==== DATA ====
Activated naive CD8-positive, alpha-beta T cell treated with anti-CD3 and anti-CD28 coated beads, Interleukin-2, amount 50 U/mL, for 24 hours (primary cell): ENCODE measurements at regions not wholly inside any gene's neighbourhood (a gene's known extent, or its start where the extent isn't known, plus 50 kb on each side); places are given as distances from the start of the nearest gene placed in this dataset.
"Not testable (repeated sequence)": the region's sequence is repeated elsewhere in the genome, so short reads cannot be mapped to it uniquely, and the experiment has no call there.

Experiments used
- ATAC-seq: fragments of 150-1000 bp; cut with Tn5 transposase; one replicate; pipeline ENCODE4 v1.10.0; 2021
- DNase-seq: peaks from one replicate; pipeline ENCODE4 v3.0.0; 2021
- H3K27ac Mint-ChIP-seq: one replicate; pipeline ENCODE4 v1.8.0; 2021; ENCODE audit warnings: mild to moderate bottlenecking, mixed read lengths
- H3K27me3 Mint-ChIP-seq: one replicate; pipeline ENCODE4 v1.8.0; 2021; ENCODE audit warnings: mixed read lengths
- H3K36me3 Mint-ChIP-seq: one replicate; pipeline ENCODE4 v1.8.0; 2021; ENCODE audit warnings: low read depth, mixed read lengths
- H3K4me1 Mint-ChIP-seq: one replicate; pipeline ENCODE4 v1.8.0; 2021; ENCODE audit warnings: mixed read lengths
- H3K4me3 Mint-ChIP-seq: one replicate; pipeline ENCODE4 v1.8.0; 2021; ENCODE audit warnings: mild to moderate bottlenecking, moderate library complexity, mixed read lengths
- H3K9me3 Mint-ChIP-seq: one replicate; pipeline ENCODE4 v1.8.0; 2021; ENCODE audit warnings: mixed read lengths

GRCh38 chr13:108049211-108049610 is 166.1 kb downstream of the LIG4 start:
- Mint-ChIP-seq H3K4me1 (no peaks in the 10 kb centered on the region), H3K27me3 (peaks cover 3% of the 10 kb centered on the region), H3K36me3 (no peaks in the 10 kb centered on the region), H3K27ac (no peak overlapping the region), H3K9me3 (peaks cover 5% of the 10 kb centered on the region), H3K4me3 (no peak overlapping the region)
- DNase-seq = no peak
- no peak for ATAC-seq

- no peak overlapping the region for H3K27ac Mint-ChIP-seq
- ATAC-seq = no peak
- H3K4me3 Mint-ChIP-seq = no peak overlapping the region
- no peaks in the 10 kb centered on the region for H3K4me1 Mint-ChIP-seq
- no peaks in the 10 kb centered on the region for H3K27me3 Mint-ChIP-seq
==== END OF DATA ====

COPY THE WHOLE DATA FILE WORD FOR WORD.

Activated naive CD8-positive, alpha-beta T cell treated with anti-CD3 and anti-CD28 coated beads, Interleukin-2, amount 50 U/mL, for 24 hours (primary cell): ENCODE measurements at regions not wholly inside any gene's neighbourhood (a gene's known extent, or its start where the extent isn't known, plus 50 kb on each side); places are given as distances from the start of the nearest gene placed in this dataset.
"Not testable (repeated sequence)": the region's sequence is repeated elsewhere in the genome, so short reads cannot be mapped to it uniquely, and the experiment has no call there.

Experiments used
- ATAC-seq: fragments of 150-1000 bp; cut with Tn5 transposase; one replicate; pipeline ENCODE4 v1.10.0; 2021
- DNase-seq: peaks from one replicate; pipeline ENCODE4 v3.0.0; 2021
- H3K27ac Mint-ChIP-seq: one replicate; pipeline ENCODE4 v1.8.0; 2021; ENCODE audit warnings: mild to moderate bottlenecking, mixed read lengths
- H3K27me3 Mint-ChIP-seq: one replicate; pipeline ENCODE4 v1.8.0; 2021; ENCODE audit warnings: mixed read lengths
- H3K36me3 Mint-ChIP-seq: one replicate; pipeline ENCODE4 v1.8.0; 2021; ENCODE audit warnings: low read depth, mixed read lengths
- H3K4me1 Mint-ChIP-seq: one replicate; pipeline ENCODE4 v1.8.0; 2021; ENCODE audit warnings: mixed read lengths
- H3K4me3 Mint-ChIP-seq: one replicate; pipeline ENCODE4 v1.8.0; 2021; ENCODE audit warnings: mild to moderate bottlenecking, moderate library complexity, mixed read lengths
- H3K9me3 Mint-ChIP-seq: one replicate; pipeline ENCODE4 v1.8.0; 2021; ENCODE audit warnings: mixed read lengths

GRCh38 chr13:108049211-108049610 is 166.1 kb downstream of the LIG4 start:
- Mint-ChIP-seq H3K4me1 (no peaks in the 10 kb centered on the region), H3K27me3 (peaks cover 3% of the 10 kb centered on the region), H3K36me3 (no peaks in the 10 kb centered on the region), H3K27ac (no peak overlapping the region), H3K9me3 (peaks cover 5% of the 10 kb centered on the region), H3K4me3 (no peak overlapping the region)
- DNase-seq = no peak
- no peak for ATAC-seq

- no peak overlapping the region for H3K27ac Mint-ChIP-seq
- ATAC-seq = no peak
- H3K4me3 Mint-ChIP-seq = no peak overlapping the region
- no peaks in the 10 kb centered on the region for H3K4me1 Mint-ChIP-seq
- no peaks in the 10 kb centered on the region for H3K27me3 Mint-ChIP-seq